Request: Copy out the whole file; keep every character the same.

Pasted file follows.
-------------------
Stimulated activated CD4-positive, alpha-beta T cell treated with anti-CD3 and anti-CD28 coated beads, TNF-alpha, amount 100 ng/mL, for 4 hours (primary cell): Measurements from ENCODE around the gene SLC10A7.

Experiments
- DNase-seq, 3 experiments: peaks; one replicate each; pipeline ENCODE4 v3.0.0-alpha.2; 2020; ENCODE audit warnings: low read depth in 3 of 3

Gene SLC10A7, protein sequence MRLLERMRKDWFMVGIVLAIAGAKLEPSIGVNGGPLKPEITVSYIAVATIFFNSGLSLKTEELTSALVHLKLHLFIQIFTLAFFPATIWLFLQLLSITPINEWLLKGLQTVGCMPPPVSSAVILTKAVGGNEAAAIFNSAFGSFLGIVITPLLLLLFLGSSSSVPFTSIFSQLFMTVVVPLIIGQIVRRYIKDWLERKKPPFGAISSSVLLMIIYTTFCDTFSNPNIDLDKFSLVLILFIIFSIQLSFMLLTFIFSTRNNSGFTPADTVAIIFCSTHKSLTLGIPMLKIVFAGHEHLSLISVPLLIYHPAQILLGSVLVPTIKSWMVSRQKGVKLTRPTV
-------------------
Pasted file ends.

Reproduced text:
Stimulated activated CD4-positive, alpha-beta T cell treated with anti-CD3 and anti-CD28 coated beads, TNF-alpha, amount 100 ng/mL, for 4 hours (primary cell): Measurements from ENCODE around the gene SLC10A7.

Experiments
- DNase-seq, 3 experiments: peaks; one replicate each; pipeline ENCODE4 v3.0.0-alpha.2; 2020; ENCODE audit warnings: low read depth in 3 of 3

Gene SLC10A7, protein sequence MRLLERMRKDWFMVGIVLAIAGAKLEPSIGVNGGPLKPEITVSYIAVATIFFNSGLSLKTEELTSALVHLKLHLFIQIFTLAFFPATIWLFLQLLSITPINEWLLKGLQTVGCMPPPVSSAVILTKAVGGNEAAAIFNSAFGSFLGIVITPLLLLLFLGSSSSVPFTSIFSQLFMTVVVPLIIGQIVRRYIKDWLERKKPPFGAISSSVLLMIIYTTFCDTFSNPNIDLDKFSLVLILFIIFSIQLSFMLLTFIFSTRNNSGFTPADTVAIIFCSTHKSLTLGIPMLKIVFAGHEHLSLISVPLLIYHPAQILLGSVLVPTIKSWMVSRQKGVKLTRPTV